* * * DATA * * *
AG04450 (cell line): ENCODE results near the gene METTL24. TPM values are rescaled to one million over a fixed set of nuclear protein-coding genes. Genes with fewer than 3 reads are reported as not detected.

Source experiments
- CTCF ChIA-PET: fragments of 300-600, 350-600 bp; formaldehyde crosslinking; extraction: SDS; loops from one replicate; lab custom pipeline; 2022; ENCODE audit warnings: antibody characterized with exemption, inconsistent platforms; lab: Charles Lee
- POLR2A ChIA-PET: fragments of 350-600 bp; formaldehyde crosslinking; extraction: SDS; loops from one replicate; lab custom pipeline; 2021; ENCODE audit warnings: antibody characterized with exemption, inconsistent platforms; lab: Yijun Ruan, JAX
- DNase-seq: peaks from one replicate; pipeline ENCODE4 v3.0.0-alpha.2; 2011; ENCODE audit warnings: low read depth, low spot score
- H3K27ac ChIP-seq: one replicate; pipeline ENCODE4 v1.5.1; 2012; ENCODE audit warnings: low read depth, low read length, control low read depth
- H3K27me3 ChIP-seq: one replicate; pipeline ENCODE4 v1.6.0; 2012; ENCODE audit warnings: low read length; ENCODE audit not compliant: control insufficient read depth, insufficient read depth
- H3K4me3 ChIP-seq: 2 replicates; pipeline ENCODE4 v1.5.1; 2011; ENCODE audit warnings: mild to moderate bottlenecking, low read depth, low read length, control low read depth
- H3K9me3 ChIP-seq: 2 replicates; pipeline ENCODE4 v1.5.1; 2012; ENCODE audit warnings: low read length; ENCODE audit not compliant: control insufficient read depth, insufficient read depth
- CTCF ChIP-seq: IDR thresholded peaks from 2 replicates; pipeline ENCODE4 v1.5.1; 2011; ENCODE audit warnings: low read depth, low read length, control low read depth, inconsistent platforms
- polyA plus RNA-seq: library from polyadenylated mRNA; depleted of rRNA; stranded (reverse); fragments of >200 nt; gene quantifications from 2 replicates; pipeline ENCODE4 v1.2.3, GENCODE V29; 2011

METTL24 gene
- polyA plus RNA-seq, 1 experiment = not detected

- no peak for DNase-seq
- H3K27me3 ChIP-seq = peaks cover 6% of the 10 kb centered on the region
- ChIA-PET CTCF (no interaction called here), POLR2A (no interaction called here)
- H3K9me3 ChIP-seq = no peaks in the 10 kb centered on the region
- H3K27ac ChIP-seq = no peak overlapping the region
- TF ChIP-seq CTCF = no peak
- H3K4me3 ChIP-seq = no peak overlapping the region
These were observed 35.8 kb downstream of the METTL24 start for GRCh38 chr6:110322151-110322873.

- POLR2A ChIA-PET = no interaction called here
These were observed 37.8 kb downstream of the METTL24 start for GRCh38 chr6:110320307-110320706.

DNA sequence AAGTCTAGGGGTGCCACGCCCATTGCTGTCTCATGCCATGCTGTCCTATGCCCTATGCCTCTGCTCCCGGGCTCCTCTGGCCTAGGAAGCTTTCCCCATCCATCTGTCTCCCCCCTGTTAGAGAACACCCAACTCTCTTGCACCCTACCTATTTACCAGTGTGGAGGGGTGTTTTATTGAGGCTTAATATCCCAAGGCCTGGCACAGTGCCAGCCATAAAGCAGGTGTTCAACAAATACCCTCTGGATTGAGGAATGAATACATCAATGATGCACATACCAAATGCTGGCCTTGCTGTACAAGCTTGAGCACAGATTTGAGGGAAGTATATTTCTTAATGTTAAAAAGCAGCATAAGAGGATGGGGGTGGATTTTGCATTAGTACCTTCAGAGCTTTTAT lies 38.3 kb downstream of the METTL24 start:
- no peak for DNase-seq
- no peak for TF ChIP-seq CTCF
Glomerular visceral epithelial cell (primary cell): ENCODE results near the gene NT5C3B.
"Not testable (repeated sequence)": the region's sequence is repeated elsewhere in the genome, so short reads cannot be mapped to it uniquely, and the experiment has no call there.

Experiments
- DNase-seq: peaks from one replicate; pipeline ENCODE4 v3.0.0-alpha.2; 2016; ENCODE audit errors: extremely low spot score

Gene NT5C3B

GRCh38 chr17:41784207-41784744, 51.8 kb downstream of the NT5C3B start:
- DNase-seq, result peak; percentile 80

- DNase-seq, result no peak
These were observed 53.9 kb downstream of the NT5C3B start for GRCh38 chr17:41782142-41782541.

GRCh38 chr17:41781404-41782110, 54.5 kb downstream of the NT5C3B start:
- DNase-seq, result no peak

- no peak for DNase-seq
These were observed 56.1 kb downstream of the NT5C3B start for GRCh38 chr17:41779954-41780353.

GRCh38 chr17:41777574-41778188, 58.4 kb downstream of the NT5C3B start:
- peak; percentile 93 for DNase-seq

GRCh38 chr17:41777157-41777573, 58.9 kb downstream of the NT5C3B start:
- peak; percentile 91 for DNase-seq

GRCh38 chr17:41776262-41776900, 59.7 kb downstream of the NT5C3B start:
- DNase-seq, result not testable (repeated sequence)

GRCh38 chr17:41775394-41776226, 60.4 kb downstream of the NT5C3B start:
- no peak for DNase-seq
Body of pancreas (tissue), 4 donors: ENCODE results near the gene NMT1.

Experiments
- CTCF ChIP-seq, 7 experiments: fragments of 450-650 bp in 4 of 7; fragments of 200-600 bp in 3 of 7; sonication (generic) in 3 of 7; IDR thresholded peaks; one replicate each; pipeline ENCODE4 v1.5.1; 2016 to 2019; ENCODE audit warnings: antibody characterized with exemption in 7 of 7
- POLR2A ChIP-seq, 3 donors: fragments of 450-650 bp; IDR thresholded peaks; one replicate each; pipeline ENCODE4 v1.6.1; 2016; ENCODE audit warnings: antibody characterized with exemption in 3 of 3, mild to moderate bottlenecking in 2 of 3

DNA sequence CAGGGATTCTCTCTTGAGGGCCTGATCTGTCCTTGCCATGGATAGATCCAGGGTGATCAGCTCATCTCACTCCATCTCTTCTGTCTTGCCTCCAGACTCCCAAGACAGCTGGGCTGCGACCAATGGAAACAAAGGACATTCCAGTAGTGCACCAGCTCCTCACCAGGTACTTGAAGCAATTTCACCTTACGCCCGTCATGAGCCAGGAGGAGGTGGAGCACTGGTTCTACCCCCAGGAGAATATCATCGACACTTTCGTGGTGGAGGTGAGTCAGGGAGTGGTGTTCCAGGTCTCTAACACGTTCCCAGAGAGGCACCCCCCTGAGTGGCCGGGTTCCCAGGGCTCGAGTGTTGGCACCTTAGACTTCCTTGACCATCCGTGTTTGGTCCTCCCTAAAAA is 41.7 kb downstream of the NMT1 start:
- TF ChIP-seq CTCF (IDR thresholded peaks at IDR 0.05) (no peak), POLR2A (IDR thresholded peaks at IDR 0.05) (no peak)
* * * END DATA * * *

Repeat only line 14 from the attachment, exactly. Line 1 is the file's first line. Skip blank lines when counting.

- no peak for DNase-seq